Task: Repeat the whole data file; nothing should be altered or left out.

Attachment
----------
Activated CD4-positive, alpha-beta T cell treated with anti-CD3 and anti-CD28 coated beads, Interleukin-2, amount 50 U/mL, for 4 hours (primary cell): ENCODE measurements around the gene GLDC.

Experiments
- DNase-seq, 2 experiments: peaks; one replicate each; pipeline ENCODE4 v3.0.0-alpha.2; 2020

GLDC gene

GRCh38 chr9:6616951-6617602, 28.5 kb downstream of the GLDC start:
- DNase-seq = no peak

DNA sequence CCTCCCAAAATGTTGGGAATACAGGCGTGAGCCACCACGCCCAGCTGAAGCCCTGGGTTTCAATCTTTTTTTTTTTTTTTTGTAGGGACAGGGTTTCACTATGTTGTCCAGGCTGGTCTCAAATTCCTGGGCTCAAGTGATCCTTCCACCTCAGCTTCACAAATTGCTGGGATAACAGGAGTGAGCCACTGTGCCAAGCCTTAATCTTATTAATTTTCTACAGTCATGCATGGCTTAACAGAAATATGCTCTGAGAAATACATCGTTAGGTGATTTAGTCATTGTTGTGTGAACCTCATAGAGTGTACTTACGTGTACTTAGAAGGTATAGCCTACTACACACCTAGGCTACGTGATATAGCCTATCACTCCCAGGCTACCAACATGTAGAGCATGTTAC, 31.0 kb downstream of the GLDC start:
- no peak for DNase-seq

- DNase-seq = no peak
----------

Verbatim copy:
Activated CD4-positive, alpha-beta T cell treated with anti-CD3 and anti-CD28 coated beads, Interleukin-2, amount 50 U/mL, for 4 hours (primary cell): ENCODE measurements around the gene GLDC.

Experiments
- DNase-seq, 2 experiments: peaks; one replicate each; pipeline ENCODE4 v3.0.0-alpha.2; 2020

GLDC gene

GRCh38 chr9:6616951-6617602, 28.5 kb downstream of the GLDC start:
- DNase-seq = no peak

DNA sequence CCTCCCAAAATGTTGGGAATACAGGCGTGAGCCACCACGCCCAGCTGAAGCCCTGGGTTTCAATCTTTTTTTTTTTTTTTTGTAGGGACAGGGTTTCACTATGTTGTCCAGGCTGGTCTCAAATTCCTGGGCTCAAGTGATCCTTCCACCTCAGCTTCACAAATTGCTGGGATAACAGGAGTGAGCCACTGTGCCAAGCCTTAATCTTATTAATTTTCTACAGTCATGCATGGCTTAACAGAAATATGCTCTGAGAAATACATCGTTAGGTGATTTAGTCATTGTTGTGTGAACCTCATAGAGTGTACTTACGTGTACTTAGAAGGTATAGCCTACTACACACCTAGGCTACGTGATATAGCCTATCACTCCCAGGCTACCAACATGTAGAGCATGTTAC, 31.0 kb downstream of the GLDC start:
- no peak for DNase-seq

- DNase-seq = no peak